Plume from Klyuchevskaya Volcano
May 3, 2013
Klyuchevskaya Volcano on Russia’s Kamchatka Peninsula released another plume on July 9, 2007. The Moderate Resolution Imaging Spectroradiometer (MODIS) flying on NASA’s Aqua satellite took this picture the same day. This image shows a thin plume blowing away from the volcano’s summit toward the northwest, past a bank of thick clouds. Klyuchevskaya (sometimes spelled Klyuchevskoy or Kliuchevskoi) is the most active volcano on the Kamchatka Peninsula. With an altitude of 4,835 meters (15,863 feet), it is also the peninsula’s highest volcano. As part of the Pacific “Ring of Fire,” Kamchatka experiences regular seismic activity as the Pacific Plate slides below other tectonic plates in the Earth’s crust. Since its formation some 6,000 years ago, Klyuchevskaya has seen few periods of inactivity, and the volcano is estimated to have experienced more than 100 flank eruptions in the past 3,000 years. Credit: NASA image courtesy the MODIS Rapid Response Team at NASA GSFC.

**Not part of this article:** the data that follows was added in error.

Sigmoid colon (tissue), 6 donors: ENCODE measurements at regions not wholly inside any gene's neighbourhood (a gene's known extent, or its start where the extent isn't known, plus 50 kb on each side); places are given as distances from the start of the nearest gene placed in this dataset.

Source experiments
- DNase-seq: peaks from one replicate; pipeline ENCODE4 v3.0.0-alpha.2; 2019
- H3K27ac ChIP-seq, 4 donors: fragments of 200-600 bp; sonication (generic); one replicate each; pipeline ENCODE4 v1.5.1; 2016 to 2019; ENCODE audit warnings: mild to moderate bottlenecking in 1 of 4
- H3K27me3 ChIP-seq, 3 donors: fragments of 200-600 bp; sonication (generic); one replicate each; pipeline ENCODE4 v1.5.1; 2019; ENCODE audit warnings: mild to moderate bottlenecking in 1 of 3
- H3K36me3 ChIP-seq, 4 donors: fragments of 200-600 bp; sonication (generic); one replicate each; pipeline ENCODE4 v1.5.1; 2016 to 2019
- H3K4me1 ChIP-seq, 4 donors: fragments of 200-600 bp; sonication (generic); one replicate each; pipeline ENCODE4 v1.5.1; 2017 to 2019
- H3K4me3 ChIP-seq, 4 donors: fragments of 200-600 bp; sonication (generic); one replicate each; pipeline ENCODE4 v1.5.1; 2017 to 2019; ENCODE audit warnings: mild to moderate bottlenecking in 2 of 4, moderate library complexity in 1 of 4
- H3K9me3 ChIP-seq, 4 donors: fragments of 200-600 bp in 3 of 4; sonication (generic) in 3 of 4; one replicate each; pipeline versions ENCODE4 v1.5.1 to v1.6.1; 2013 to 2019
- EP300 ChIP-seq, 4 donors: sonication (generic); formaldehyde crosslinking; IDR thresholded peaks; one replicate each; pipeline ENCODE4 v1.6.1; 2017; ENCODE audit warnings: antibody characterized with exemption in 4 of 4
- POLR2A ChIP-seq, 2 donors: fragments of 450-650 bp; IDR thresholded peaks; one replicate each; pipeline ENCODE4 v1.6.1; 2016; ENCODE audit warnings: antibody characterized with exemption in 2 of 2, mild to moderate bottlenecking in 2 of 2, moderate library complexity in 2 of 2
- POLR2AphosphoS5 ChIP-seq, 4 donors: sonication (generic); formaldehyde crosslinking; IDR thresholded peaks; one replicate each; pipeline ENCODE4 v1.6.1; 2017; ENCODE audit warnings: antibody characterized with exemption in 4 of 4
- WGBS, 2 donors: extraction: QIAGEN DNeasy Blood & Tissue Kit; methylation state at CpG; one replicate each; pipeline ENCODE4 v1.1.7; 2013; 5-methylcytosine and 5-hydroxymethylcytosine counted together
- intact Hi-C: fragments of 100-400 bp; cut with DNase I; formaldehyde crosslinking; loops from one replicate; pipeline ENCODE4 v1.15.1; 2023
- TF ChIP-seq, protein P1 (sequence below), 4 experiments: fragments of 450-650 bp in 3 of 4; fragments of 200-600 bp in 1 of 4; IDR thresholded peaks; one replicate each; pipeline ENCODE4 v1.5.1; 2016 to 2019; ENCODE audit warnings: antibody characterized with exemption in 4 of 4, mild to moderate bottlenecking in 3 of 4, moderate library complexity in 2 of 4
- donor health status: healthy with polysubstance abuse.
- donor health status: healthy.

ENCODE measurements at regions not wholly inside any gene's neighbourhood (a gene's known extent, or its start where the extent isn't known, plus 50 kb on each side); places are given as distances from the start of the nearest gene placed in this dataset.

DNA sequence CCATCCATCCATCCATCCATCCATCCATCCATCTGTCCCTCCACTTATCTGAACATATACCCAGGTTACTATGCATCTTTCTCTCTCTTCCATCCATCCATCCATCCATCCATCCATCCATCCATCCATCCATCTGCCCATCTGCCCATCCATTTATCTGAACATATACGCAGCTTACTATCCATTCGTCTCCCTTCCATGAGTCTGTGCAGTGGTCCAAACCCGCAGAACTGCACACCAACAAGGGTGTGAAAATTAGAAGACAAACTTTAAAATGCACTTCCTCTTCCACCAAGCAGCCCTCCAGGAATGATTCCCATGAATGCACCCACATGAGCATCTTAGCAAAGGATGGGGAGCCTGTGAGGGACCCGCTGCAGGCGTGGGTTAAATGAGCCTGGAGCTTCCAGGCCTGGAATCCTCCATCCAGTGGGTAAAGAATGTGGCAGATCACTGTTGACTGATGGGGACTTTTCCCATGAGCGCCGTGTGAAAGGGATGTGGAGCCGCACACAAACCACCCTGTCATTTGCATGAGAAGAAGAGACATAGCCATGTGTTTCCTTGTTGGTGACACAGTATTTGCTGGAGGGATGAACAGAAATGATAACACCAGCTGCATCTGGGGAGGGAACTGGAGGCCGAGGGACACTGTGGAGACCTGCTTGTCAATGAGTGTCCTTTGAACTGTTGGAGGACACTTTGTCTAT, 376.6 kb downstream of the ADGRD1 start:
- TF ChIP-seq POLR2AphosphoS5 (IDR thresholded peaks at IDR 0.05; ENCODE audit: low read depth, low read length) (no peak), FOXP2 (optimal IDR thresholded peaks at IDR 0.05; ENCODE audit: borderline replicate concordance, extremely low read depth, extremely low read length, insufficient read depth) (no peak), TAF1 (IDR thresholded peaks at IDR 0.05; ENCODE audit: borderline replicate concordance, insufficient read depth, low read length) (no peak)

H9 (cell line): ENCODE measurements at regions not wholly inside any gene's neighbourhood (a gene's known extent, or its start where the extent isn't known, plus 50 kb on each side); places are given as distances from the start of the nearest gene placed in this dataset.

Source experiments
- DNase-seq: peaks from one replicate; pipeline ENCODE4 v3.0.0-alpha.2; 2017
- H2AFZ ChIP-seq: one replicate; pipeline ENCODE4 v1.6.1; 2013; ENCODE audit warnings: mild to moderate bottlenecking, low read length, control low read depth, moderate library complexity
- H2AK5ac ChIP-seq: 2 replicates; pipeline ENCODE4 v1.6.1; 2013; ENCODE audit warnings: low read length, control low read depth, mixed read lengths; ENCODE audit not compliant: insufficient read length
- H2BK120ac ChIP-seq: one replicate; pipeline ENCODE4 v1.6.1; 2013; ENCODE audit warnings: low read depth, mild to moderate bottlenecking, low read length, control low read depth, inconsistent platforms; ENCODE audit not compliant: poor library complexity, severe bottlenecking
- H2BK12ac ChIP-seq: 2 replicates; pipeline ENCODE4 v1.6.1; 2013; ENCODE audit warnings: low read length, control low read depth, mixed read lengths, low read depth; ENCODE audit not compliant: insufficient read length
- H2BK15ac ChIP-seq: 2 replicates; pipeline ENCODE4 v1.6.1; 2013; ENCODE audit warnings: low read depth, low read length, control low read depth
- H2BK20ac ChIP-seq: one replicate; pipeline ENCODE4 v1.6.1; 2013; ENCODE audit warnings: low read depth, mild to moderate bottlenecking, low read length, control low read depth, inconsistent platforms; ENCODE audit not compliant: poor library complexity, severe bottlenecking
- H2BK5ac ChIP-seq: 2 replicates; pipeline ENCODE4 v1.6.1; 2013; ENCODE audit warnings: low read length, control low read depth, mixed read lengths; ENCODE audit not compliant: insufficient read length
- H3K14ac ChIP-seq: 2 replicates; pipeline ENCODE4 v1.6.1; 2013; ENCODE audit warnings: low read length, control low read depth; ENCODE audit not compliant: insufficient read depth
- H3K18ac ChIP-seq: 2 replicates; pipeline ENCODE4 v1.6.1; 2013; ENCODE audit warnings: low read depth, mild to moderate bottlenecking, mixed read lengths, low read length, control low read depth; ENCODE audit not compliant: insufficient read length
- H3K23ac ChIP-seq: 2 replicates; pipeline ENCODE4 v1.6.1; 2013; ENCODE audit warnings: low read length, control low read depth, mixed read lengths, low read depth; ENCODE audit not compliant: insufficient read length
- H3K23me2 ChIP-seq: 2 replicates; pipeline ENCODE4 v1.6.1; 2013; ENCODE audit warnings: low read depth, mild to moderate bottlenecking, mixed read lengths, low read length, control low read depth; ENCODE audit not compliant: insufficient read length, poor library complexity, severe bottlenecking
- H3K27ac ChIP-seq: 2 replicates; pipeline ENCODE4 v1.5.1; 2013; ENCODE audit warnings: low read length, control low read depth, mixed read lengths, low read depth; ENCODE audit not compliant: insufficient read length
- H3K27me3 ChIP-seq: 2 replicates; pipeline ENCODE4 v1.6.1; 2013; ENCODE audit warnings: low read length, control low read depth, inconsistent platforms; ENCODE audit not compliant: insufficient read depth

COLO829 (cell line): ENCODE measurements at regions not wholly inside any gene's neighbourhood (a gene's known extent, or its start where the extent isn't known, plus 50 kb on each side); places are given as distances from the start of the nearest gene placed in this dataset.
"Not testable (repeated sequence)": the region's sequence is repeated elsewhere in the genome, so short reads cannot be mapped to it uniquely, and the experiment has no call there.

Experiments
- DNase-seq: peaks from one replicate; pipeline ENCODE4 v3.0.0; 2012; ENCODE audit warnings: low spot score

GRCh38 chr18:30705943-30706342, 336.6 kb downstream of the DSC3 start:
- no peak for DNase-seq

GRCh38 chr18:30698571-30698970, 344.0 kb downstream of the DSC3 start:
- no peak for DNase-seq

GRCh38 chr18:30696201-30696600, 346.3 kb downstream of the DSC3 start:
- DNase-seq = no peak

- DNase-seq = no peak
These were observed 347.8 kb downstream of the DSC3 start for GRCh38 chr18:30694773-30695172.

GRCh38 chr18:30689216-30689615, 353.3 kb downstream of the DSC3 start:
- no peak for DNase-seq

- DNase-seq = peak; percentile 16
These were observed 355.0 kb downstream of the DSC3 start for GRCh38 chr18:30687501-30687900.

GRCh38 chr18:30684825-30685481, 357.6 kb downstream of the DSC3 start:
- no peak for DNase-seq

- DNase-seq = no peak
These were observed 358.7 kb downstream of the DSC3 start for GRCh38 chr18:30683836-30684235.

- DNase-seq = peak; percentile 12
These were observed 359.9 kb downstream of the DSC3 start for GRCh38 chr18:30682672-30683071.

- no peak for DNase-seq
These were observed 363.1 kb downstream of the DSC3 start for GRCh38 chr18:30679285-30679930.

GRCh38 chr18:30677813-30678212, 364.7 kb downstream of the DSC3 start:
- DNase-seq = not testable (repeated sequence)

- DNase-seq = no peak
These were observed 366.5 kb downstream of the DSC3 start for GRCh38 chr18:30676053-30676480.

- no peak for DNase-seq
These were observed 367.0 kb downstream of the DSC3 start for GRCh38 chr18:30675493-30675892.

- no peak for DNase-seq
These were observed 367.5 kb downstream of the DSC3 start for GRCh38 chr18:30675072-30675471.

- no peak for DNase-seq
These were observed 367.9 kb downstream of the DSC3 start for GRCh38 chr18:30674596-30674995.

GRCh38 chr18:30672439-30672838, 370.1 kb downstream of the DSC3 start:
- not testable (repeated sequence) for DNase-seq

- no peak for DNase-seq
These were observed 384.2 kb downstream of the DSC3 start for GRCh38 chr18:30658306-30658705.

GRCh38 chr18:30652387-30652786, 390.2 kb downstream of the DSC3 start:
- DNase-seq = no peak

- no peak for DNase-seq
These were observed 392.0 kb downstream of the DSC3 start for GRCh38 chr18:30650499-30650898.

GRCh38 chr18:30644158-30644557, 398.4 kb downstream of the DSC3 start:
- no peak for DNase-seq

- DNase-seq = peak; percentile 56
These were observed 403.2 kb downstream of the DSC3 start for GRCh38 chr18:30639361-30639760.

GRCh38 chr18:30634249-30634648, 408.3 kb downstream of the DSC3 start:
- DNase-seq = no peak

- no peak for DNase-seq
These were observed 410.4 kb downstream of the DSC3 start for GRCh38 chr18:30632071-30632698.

Topics: Environment, Volcanism, Volcanology, Geology, Disaster Accident, Klyuchevskaya Sopka, Volcanoes of Kamchatka, Stratovolcanoes, Moderate-Resolution Imaging Spectroradiometer, Kamchatka Peninsula, Volcano, Plate tectonics, National Aeronautics and Space Administration